Derek Scarlino

Congressman Hanna Joins Cowards, Calls for Immigration Halt for Syrian Refugees

by Derek Scarlino/Love and Rage

In the wake of 30 states refusing or opposing to take in Syrian refugees, Congressman Richard Hanna (R) of New York’s 22nd Congressional District issued a statement urging the Obama administration to immediately cease plans to accept refugees in the aftermath of the terrorist attacks in Paris on November 13th.

The largest city of the Congressman’s district is Utica, the “city that loves refugees“. A reputation that has grown beyond the limits of the city. It’s a thing. No, really.

In fact, Utica, a city of 62,000 people, has taken in more than 15,000 refugees from major conflict zones since 1981. From the Balkans, to Baghdad, to Burma. Places in between and beyond. From Latin America to both Saharan and Sub-Saharan Africa. Utica is where so many have found a home.

In spite of what is now being cited as a possible security threat, the amount of refugees in Utica have been responsible for exactly zero terrorist attacks. A thinking mind might inquire about the risks associated with mass shootings perpetrated in schools, movie theatres, churches, political speeches and on college campuses. The tragic victims in Paris number 129 at this time. Police have killed nearly ten times that many Americans in 2015 alone. What is it we’re supposed to be afraid of again?

Forget that the “group” most likely to commit terrorism on US soil are white, Christian males. Congressman Hanna, and his colleagues, want to politicize a humanitarian crisis, fueled by climate change, capitalism and decades of Western military interference, by creating a border debate rooted in fear. He states:

I am joining with my colleagues in the House to call on the Obama Administration to immediately halt the admission of additional Syrian refugees until it can verify that a thorough and transparent process is in place to fully screen every individual.

On the Crisis
Beyond Utica, the United States has admitted 750,000 refugees since 9/11. Not one stands convicted of committing terrorism. In 2014, the US admitted 19,651 refugees from Iraq and 758 refugees from Afghanistan. These are not places where the US has been supposedly fighting terrorism? What logic leads one to suddenly decide that Syrian refugees are not to be allowed? Of the 400 Syrian refugees admitted in 2014, where has there been an act of terrorism attributed to them on US soil? That Hanna laughably joins a circus which is demanding increased scrutiny for asylum seekers is all the more apparent when considering that refugees go through 18 months of screening already. Perhaps if the Paris attacks got the publicity that similar events in Beirut and Nigeria got, there’d be no outrage to speak of.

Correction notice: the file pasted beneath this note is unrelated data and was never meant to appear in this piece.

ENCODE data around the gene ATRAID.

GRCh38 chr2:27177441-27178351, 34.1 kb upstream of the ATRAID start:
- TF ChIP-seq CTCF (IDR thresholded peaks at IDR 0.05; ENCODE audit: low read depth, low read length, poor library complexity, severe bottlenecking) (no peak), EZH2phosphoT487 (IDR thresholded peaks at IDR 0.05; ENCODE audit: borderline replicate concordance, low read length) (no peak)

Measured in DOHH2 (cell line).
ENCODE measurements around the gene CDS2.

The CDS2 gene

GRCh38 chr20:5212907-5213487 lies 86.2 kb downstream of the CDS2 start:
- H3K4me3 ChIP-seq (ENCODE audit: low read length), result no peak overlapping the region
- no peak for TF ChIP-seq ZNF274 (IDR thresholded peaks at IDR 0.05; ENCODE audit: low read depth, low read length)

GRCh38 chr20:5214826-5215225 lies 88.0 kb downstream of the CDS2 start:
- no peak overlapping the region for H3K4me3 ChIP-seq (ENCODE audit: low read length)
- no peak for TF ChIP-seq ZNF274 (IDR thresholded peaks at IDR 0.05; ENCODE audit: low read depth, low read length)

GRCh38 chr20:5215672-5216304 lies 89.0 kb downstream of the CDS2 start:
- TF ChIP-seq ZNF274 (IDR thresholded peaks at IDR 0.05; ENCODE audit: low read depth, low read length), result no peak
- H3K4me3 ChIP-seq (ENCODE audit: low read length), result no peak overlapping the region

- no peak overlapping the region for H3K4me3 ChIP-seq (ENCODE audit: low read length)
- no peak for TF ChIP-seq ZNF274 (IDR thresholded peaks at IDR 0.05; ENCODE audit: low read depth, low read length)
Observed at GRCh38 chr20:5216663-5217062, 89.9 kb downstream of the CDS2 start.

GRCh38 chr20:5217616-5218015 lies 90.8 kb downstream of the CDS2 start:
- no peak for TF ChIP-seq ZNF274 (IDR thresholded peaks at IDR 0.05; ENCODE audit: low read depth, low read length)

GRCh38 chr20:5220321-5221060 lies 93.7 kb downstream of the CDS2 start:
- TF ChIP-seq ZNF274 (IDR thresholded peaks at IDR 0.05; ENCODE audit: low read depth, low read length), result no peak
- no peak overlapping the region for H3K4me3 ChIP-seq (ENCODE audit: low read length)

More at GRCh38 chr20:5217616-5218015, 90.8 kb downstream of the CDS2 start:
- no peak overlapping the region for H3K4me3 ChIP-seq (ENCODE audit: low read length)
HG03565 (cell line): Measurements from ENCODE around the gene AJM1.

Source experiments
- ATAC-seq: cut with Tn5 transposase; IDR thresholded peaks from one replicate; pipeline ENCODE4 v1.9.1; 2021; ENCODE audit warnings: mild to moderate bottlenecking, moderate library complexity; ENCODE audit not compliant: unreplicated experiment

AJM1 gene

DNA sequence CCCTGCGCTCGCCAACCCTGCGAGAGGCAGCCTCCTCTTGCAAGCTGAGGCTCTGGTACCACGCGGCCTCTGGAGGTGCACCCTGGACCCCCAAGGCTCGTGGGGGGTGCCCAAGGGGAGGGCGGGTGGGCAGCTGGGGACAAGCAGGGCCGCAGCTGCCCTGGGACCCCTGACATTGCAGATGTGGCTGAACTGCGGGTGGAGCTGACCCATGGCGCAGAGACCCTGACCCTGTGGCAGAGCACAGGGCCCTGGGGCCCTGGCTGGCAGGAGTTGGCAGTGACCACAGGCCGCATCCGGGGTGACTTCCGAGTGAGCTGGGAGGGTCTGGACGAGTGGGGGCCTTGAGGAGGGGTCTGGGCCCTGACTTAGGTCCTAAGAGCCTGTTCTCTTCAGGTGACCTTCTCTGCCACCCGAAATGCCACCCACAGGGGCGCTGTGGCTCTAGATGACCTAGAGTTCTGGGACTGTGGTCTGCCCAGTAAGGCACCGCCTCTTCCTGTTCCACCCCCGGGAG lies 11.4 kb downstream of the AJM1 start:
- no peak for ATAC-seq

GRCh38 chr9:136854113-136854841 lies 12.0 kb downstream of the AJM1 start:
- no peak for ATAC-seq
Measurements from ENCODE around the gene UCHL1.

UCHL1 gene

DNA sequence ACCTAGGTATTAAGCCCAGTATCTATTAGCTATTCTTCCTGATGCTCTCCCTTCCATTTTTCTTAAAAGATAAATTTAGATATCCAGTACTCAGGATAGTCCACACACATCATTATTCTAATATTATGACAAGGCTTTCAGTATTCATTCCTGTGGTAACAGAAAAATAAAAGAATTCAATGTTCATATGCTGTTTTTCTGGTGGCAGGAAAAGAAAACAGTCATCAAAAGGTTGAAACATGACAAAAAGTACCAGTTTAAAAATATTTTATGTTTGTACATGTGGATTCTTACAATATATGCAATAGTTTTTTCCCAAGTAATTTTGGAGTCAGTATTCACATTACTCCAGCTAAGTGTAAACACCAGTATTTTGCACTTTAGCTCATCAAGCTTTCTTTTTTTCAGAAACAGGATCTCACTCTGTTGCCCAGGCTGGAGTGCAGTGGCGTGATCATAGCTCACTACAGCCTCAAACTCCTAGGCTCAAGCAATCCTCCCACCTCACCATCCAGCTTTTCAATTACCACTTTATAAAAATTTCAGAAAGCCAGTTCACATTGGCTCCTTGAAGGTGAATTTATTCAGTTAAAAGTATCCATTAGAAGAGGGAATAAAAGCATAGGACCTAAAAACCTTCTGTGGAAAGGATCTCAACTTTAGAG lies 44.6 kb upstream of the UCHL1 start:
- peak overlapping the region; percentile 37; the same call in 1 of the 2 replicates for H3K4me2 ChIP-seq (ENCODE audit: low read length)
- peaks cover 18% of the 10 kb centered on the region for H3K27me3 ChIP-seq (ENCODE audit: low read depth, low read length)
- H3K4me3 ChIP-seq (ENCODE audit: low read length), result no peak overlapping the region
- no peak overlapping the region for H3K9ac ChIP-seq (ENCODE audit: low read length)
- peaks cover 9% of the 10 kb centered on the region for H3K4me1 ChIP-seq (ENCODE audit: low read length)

So where’s the fire? It’s rooted in a pitifully shallow understanding of events which continue to unravel the fabric of the Middle East. The epistemic black hole that is the American conscience rears its head once again. Events decades in the making, starting with the uprooting of the Palestininian people in 1948 and the CIA-led overthrow of the Iranian democracy just a few years later in 1953, being decided on with born-yesterday hindsight.

There have been reactions to the attacks in Paris, and the looming refugee crisis, that have shone true courage, like the rallies in Europe that overwhelmed and chased away anti-refugee demonstrations to instead convey a message of peace and acceptance. Open arms, not for monsters, but for the people originally fleeing the monsters. A reality lost on many.

Adding to the repulsion is the idea that all of this refugee stuff is falling on the West, which couldn’t be farther from any measure of the truth. Cherry-picked claims that Muslim countries aren’t taking in refugees, peddled by right wing rags, are demonstrably false and can be disproven with the slightest bit of internet “research”.

While millions flee a multi-sided conflict in Syria, Europe is only seeing about six percent of that number. Muslim nations in the region have taken on nearly the full load of refugees with Turkey taking in approximately two million alone. Lebanon has taken in over a million. Jordan, 629,000. Iraq, 249,000. Egypt, 132,000. The UAE, 250,000. No, Gulf States (sans UAE) haven’t taken in any, but manipulation of the numbers for quick anti-Muslim talking points is blatant.

‘Stop Participating In It’
We’ve been subjected to speculations about passports. And urged to withhold our judgement. The latter validated by emerging reports of counterfeit documents, but moreso reports that these attackers in Paris were European by nationality. Invariably, the discourse continues to talks of combatting and ending terrorism. Noam Chomsky, activist, philosopher, professor and the utmost source on US foreign policy criticism, has long since offered a concise method to that end:

“Everybody’s worried about stopping terrorism. Well, there’s a really easy way: stop participating in it.”

This is what separates people opposed to accepting Syrian refugees. The lack of background that the US public has of this crisis and the conflict(s) which created it can seem mindblowing to people who have sought to learn about America’s, and the West’s, foreign policy. Nationalist types are so stuck on the image of the United States as a superpower, a glowing beacon of capitalist freedom, that they either attribute America’s rise to guts, guns and supernatural beings, or are wholly unaware of what it takes for superpowers to exist and maintain their hegemony. In short, it does take a lot of guns. And a lot of those guns are ours. It also takes a lot of guts, and those, those aren’t ours.

How many of these people are aware of the brutal repression France supported in order to maintain its colonies? — notably Algeria and Syria. Brutality is in the very nature of colonization.

When do people who write-off the Middle East as “fucked up” ignite the correlation in their mind between subverting foreign democracies and the emergence of hardline dictatorships that cede drilling rights to US and other Western companies? The concept of protecting ourselves from failed states is dipped in thick irony as our government abandons its own responsibility to keep the nation safe by creating threats that it later uses for political means. That isn’t to imply conspiracy, but rather opportunity.